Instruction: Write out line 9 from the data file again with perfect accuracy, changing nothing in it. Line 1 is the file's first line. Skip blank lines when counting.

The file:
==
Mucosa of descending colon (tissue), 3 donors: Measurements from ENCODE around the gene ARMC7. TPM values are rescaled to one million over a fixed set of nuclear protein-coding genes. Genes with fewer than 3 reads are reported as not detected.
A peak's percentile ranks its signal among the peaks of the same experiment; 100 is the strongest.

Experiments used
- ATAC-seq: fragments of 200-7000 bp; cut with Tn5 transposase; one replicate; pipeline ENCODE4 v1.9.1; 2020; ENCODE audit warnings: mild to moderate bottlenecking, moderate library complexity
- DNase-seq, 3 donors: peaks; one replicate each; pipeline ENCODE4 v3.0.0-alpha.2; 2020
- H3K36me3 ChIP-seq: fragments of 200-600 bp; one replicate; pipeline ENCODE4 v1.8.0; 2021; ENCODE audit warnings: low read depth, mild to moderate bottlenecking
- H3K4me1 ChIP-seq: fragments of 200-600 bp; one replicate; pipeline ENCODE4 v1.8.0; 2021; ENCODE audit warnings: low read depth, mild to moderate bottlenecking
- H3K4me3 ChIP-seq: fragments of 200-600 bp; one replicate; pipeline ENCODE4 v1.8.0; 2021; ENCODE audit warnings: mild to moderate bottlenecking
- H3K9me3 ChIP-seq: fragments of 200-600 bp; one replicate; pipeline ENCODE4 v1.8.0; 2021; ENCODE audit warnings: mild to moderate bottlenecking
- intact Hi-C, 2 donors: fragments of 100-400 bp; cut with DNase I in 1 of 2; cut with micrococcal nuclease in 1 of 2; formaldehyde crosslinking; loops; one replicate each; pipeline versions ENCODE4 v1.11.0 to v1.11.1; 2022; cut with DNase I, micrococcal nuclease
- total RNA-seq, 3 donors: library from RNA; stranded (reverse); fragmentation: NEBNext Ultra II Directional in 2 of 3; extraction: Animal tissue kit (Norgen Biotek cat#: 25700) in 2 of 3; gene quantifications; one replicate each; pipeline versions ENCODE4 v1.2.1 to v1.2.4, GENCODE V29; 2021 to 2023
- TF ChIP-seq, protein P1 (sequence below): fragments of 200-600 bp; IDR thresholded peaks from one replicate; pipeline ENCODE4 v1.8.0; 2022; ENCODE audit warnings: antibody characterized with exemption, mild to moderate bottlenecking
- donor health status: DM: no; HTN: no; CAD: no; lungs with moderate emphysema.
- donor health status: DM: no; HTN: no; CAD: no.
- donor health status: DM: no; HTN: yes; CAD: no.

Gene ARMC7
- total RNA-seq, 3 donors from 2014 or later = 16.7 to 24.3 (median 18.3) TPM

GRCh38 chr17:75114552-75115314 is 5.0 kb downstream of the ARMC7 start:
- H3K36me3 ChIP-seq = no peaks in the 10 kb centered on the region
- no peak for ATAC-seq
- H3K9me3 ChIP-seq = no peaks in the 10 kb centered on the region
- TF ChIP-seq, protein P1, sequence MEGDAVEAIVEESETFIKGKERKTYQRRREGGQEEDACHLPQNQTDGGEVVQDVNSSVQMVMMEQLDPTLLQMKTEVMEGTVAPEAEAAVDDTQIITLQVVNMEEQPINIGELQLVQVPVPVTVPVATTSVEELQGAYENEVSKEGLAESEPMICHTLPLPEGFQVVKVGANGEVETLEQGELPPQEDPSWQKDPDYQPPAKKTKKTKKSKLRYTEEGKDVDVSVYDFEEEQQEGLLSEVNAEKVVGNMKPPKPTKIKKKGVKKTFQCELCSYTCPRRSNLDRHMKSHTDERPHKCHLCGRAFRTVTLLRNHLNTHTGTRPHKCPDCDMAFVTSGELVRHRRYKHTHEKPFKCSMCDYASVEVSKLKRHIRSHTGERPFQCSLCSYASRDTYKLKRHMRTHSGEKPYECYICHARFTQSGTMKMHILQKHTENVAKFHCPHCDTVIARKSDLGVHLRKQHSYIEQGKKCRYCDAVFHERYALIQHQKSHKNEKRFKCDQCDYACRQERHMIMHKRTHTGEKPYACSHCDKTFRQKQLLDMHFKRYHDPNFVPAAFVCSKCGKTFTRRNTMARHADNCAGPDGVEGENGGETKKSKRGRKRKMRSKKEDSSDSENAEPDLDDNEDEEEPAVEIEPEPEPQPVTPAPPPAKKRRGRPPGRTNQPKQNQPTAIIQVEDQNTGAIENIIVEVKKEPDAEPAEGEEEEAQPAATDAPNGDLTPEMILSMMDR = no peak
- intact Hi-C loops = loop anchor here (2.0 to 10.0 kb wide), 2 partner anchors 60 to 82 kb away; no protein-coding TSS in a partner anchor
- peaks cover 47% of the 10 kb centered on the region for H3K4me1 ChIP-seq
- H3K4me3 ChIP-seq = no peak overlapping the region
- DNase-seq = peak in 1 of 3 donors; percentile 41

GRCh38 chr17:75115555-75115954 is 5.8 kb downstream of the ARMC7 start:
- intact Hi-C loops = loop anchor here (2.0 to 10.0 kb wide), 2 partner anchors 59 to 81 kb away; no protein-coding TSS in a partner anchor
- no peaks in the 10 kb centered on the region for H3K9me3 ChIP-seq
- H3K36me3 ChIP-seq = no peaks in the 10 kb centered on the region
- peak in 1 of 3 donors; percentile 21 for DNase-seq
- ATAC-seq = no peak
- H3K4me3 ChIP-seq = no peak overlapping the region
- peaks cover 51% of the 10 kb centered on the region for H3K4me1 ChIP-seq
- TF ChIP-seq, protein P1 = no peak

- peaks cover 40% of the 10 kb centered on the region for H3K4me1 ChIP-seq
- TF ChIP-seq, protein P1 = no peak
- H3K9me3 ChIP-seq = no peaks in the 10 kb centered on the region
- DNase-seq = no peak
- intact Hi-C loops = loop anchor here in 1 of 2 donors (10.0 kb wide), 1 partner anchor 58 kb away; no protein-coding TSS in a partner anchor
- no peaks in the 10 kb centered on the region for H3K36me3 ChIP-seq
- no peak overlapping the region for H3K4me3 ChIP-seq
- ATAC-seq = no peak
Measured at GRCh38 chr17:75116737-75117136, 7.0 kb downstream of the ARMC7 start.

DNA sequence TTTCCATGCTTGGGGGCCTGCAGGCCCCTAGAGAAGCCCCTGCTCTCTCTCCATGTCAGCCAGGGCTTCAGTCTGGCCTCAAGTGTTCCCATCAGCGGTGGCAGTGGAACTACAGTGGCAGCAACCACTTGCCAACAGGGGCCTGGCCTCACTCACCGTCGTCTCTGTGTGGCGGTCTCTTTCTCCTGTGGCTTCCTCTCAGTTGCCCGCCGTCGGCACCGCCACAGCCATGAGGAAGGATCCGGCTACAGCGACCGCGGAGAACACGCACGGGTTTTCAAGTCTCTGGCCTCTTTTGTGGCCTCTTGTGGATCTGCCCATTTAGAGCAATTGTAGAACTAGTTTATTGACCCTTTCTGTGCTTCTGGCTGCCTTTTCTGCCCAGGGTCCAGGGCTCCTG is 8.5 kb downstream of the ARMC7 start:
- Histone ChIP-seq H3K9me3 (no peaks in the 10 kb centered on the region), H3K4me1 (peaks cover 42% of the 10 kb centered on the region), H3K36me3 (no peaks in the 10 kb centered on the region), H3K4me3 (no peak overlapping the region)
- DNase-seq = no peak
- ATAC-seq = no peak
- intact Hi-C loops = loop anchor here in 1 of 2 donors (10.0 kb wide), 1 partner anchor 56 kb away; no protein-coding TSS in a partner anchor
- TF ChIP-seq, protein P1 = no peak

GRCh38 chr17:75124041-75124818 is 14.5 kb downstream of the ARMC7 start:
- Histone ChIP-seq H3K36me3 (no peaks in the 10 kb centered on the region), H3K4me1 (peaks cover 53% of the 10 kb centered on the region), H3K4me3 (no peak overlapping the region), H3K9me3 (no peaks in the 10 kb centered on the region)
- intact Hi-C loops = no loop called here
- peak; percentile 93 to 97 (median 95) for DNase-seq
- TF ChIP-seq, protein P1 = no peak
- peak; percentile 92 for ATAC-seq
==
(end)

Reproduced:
- H3K9me3 ChIP-seq: fragments of 200-600 bp; one replicate; pipeline ENCODE4 v1.8.0; 2021; ENCODE audit warnings: mild to moderate bottlenecking